What next for bonds, gold and the dollar? – The Property Chronicle
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What next for bonds, gold and the dollar?

The Macro View

US equities markets went ballistic after the Federal Reserve confirmed Wall Street consensus that it will cut the overnight borrowing rate by 50 basis points if the economy weakens. This did not surprise me. The current Fed Funds target rate is 2.25% – 2.50% and US inflation is just under 2%, so the real policy rate is 0.5% and the June FOMC conclave only confirmed, the US central bank would not hesitate to take out a preemptive insurance policy against potential US recession risk due to an economic slowdown in the EU, China and Japan amid global trade tensions. After all, the FOMC statement was unambiguous when it stated, the US central bank will “act as appropriate to sustain the expansion”. Only sudden acceleration in US economic growth non-farm payroll, retail sales, industrial production, or new speculative record highs on Wall Street will avert the momentum for a 25 basis point rate cut at the July and September FOMC.

A long position in the 10 year US Treasury bond futures contract traded in Chicago has been wildly profitable as the yield on the Uncle Sam 10 year note tanked from 3.25% in October 2018 to a mere 2.05% now. This dramatic fall in US Treasury bond yields has enabled US investment grade corporate bonds to be a winner asset as the record highs on the corporate bond ETF (symbol LQD) attests. In fact, the 10 year US Treasury note even traded below 2% on Thursday in New York for the first time since the 2016 China triggered global financial contagion. Wall Street folklore contends the “the trend is your friend until the trend comes to an end”.

The trend suggests the yield on the bellwether 10 year Treasury note could fall as low as 1.80% unless the US-Iran geopolitical confrontation in the Gulf escalates into war or an oil shock that disrupts tanker traffic on the Straits of Hormuz, the world’s most strategic and volatile energy chokepoint. As long as a new war does not break out in the Middle East, the bull market in US Treasury debt will continue.

The macro case for lower for longer US Treasury bond yields is anchored by the slowest Chinese GDP growth rate in a generation, the political malaise in Europe (Brexit, Italian budget brinkmanship with the EU, the German far rights’s ominous challenge to Frau Merkel’s CDU/CSU coalition in Berlin) and Japan’s failure to achieve Kuroda-san’s 2% inflation target.

The US-China trade dispute is also a time bomb that not even a Trump-Xi meeting in Osaka will defuse. So it is premature to expect a U-turn in Treasury bond yields just yet. As long as the Fed delivers two rate cuts in 2019, the front end of the US Treasury yield curve is not crazily overvalued. This has profound implications for the fate of the US dollar and the shape of the US Treasury debt yield curve, where I expect rising inflation risk premia will lead to a bull steepner milieu this summer. I find it significant that dollar-yen sank through the critical 108 level and traded as low as 107.50 for the first time since the January 3 flash crash. I expect the Japanese yen will rise to 106 against the US dollar in the next month.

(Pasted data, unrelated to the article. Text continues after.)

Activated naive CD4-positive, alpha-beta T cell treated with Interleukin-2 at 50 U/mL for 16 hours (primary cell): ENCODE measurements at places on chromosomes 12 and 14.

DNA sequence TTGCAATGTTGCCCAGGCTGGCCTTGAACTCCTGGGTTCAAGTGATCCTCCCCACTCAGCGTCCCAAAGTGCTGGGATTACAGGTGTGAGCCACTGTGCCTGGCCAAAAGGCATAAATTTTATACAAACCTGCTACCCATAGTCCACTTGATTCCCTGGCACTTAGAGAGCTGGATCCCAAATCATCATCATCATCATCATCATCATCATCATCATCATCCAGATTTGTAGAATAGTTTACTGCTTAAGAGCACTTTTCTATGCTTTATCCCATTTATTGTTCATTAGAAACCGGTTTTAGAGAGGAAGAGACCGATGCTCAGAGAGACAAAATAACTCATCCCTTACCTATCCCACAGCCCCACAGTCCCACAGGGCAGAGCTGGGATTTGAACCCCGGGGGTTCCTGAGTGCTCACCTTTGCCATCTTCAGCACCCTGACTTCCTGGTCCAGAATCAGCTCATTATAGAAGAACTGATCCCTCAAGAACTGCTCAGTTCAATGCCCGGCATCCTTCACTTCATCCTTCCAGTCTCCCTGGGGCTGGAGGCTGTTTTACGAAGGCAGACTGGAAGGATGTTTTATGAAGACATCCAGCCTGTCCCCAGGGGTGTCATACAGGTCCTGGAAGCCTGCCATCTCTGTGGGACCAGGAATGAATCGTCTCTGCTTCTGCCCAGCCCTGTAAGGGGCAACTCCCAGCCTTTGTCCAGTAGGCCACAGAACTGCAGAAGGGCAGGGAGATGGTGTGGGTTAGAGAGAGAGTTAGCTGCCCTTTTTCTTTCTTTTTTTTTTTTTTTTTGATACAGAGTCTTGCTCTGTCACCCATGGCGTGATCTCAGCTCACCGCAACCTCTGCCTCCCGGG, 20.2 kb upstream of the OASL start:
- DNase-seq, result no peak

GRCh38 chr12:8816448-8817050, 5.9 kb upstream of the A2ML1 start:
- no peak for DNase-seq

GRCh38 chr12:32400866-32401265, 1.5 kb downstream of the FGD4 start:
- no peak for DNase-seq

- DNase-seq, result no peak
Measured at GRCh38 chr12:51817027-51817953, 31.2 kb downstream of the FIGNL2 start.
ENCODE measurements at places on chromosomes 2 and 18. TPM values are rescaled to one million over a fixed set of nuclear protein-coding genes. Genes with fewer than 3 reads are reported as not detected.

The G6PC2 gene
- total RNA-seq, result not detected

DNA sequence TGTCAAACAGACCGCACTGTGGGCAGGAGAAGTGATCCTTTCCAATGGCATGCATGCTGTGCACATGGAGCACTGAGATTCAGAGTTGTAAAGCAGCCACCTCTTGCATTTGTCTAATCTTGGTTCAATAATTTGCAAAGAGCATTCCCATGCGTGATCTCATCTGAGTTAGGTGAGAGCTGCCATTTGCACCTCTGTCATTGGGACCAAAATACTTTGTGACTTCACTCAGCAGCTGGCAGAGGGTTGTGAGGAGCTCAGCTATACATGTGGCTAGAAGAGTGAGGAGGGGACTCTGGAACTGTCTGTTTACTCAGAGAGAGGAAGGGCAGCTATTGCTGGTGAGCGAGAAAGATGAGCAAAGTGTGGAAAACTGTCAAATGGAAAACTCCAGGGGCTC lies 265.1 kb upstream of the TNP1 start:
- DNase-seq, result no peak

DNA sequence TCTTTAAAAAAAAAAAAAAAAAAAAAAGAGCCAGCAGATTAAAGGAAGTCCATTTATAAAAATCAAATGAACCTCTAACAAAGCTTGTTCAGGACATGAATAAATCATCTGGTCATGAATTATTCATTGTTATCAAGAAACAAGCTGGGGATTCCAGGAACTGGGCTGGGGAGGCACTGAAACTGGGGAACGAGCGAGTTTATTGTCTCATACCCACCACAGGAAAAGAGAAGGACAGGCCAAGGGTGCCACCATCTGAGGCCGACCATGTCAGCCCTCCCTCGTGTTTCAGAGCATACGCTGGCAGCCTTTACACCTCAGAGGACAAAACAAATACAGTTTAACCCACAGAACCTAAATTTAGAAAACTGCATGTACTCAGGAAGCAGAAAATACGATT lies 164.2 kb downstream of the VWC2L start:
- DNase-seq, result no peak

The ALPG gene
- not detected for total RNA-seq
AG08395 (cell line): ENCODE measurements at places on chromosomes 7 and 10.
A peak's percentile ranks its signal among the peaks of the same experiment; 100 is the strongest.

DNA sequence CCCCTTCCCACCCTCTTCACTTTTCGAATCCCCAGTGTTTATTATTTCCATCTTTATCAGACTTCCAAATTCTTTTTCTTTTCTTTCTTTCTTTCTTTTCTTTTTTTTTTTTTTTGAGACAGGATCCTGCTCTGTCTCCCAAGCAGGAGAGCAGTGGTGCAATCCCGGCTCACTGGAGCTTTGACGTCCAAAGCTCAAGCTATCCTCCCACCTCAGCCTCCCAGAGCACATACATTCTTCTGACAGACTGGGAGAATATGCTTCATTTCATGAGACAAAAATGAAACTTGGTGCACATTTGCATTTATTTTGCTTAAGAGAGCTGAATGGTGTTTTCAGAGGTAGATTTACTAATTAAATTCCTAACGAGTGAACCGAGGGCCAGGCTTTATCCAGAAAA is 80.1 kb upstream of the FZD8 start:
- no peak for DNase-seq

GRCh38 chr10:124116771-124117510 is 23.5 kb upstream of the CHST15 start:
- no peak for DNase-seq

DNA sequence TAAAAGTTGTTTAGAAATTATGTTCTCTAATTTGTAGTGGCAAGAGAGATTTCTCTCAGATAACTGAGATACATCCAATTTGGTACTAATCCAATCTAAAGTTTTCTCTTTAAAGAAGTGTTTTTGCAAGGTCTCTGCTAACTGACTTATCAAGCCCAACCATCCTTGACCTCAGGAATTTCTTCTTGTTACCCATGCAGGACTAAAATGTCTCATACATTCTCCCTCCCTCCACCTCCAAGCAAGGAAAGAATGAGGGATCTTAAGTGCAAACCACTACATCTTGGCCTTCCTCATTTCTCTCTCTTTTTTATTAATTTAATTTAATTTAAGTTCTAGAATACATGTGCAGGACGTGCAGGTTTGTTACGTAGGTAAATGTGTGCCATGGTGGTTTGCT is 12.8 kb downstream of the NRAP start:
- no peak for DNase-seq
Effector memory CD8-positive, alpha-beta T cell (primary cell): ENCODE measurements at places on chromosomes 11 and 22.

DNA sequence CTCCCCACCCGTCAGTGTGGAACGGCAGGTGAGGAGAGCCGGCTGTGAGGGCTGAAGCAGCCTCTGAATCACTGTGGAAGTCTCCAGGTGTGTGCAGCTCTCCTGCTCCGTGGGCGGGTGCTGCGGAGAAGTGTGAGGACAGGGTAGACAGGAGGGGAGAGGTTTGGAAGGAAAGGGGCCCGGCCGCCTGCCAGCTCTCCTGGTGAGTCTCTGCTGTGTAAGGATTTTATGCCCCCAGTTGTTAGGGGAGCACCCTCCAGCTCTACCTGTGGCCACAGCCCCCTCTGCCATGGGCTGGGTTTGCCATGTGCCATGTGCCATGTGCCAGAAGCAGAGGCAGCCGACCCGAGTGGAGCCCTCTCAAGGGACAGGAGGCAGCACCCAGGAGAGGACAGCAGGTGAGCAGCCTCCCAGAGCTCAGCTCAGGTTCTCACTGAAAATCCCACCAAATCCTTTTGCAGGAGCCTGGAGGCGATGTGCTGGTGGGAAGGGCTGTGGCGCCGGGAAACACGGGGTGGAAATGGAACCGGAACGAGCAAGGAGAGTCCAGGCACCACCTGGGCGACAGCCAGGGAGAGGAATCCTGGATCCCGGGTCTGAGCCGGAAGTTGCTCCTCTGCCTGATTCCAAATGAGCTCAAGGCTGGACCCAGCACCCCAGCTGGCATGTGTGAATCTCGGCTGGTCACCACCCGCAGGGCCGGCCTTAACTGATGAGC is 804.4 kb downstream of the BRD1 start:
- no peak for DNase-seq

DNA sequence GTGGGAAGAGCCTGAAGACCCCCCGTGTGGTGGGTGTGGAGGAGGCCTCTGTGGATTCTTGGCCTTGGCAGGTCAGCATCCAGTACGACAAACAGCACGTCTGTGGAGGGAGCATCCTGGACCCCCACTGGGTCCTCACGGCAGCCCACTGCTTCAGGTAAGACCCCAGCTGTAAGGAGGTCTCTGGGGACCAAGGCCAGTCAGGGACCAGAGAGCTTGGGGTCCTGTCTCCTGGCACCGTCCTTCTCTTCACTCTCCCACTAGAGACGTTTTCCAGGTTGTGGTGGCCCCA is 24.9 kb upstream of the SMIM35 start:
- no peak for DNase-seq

It is also significant that the Chinese yuan has appreciated to 6.85 in Shanghai, a clear metric of optimism about the odds of a trade deal at Osaka. Yet the financial markets will go berserk if the “Osaka pact” unravels. While it is premature to expect that King Dollar will be dethroned in 2019, I expect a kinder, gentler and softer greenback on its trade weighted index this summer down to 94 on the DXY.

The Norwegian kroner is the anti-dollar currency de jour for me. Why? The Norges Bank defied the global central bank easing trend by hiking interest rates and jawboning tight money guidance. This is a compelling argument to accumulate the Norwegian kroner against both the US dollar and the Euro.

The Macro View

About Matein Khalid

Matein Khalid

Matein Khalid is Chief Investment Officer of Asas Capital in the DIFC; he is responsible for global investment strategy and the development of the multi family office platform. He has worked in Wall Street money centre banks, securities firms and hedge funds in New York, London, Chicago and Geneva. In addition, he has been an advisor for royal investment offices in the Gulf for 8 years. Mr Khalid has four degrees in finance, economics, banking and international relations from the Wharton School, University of Pennsylvania. He is a director at the American College of Dubai and has taught MBA level courses in commercial/investment banking at the American University of Sharjah and British University of Dubai. He writes the Global Investing columns for Khaleej Times, Gulf Business and Oman Economic Review.

Articles by Matein Khalid

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